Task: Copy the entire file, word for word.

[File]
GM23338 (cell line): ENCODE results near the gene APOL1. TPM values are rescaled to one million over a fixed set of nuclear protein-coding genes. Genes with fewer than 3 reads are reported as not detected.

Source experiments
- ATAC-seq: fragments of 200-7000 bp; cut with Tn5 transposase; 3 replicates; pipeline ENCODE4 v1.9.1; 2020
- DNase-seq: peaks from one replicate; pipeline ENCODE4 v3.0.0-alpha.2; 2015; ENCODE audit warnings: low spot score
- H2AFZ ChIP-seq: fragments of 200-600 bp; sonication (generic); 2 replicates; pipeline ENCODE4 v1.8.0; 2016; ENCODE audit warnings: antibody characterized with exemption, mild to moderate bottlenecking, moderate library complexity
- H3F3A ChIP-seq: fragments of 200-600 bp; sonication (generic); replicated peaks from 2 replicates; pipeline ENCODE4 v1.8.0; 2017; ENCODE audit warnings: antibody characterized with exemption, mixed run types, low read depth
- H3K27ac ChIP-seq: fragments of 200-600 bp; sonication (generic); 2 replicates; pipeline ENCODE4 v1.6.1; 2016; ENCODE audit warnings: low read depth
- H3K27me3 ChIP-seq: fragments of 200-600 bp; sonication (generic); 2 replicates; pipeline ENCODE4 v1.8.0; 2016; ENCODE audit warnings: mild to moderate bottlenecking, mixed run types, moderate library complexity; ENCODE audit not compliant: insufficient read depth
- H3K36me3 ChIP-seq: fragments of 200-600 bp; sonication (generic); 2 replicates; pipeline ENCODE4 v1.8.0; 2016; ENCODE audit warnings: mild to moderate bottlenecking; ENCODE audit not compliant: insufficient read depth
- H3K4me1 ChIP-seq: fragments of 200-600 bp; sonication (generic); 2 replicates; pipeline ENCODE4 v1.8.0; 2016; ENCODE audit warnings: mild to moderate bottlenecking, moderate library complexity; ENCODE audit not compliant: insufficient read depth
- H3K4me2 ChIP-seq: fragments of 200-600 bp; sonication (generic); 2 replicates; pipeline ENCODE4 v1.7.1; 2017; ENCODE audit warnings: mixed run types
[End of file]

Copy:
GM23338 (cell line): ENCODE results near the gene APOL1. TPM values are rescaled to one million over a fixed set of nuclear protein-coding genes. Genes with fewer than 3 reads are reported as not detected.

Source experiments
- ATAC-seq: fragments of 200-7000 bp; cut with Tn5 transposase; 3 replicates; pipeline ENCODE4 v1.9.1; 2020
- DNase-seq: peaks from one replicate; pipeline ENCODE4 v3.0.0-alpha.2; 2015; ENCODE audit warnings: low spot score
- H2AFZ ChIP-seq: fragments of 200-600 bp; sonication (generic); 2 replicates; pipeline ENCODE4 v1.8.0; 2016; ENCODE audit warnings: antibody characterized with exemption, mild to moderate bottlenecking, moderate library complexity
- H3F3A ChIP-seq: fragments of 200-600 bp; sonication (generic); replicated peaks from 2 replicates; pipeline ENCODE4 v1.8.0; 2017; ENCODE audit warnings: antibody characterized with exemption, mixed run types, low read depth
- H3K27ac ChIP-seq: fragments of 200-600 bp; sonication (generic); 2 replicates; pipeline ENCODE4 v1.6.1; 2016; ENCODE audit warnings: low read depth
- H3K27me3 ChIP-seq: fragments of 200-600 bp; sonication (generic); 2 replicates; pipeline ENCODE4 v1.8.0; 2016; ENCODE audit warnings: mild to moderate bottlenecking, mixed run types, moderate library complexity; ENCODE audit not compliant: insufficient read depth
- H3K36me3 ChIP-seq: fragments of 200-600 bp; sonication (generic); 2 replicates; pipeline ENCODE4 v1.8.0; 2016; ENCODE audit warnings: mild to moderate bottlenecking; ENCODE audit not compliant: insufficient read depth
- H3K4me1 ChIP-seq: fragments of 200-600 bp; sonication (generic); 2 replicates; pipeline ENCODE4 v1.8.0; 2016; ENCODE audit warnings: mild to moderate bottlenecking, moderate library complexity; ENCODE audit not compliant: insufficient read depth
- H3K4me2 ChIP-seq: fragments of 200-600 bp; sonication (generic); 2 replicates; pipeline ENCODE4 v1.7.1; 2017; ENCODE audit warnings: mixed run types